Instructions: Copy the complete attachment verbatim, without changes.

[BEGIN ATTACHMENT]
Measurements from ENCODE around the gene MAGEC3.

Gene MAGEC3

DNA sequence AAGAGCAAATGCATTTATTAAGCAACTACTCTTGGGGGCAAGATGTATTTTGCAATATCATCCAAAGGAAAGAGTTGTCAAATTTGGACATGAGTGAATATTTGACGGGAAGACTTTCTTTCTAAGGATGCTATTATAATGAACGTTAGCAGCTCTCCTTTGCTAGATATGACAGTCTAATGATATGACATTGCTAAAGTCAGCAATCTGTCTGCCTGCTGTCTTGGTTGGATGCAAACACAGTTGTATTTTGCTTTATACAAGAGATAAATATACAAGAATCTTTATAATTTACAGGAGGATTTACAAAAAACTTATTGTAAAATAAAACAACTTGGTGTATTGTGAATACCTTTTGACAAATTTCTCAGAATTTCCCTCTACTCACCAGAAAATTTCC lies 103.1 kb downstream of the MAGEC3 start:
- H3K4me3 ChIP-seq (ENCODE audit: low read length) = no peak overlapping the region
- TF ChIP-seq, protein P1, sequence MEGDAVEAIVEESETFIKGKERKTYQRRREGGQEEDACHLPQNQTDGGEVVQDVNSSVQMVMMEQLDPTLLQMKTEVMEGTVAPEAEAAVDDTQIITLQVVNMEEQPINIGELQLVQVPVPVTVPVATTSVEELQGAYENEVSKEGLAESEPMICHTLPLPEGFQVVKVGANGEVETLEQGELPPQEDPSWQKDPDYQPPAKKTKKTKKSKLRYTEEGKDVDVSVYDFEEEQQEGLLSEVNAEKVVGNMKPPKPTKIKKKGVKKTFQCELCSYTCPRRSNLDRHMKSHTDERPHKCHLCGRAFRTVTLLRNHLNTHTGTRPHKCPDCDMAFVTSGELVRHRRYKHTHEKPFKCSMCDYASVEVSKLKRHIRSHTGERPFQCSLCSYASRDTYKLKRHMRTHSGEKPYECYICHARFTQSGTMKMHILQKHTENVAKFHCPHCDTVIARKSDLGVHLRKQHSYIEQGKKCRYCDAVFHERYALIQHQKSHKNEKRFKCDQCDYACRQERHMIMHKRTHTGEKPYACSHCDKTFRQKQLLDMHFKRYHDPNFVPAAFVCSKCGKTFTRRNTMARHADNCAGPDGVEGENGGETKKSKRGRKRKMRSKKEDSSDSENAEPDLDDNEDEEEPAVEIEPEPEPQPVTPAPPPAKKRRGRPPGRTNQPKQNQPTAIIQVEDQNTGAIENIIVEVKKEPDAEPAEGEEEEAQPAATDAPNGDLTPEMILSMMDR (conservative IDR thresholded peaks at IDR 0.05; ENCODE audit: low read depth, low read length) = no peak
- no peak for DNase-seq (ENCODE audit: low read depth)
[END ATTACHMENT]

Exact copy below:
Measurements from ENCODE around the gene MAGEC3.

Gene MAGEC3

DNA sequence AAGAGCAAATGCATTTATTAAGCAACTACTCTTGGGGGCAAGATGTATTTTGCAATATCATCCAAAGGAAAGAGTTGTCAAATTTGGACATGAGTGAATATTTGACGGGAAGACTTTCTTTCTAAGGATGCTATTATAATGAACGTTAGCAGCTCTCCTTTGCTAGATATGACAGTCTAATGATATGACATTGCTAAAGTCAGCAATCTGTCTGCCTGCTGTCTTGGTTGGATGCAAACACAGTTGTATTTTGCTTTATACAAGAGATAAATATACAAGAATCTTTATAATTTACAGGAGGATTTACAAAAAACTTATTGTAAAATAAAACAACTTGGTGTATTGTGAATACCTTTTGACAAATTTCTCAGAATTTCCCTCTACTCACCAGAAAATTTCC lies 103.1 kb downstream of the MAGEC3 start:
- H3K4me3 ChIP-seq (ENCODE audit: low read length) = no peak overlapping the region
- TF ChIP-seq, protein P1, sequence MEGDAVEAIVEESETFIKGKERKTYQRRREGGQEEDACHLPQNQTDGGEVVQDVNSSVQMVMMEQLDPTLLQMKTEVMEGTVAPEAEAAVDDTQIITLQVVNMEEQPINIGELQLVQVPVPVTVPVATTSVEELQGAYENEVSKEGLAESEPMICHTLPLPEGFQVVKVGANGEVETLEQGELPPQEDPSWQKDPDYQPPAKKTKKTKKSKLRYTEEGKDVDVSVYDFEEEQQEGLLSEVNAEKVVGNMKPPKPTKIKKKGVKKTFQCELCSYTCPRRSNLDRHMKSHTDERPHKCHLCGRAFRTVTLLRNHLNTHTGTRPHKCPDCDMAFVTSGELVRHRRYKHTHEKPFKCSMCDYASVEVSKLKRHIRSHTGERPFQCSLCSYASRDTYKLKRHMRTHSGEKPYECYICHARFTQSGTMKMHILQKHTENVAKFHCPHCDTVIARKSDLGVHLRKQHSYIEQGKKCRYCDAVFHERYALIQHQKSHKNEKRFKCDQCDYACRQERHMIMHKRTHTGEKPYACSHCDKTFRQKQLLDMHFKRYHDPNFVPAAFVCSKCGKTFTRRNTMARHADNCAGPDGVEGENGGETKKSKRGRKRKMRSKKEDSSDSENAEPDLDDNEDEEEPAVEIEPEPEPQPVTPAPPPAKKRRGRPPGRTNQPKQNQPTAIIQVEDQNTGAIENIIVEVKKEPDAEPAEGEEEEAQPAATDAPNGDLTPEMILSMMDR (conservative IDR thresholded peaks at IDR 0.05; ENCODE audit: low read depth, low read length) = no peak
- no peak for DNase-seq (ENCODE audit: low read depth)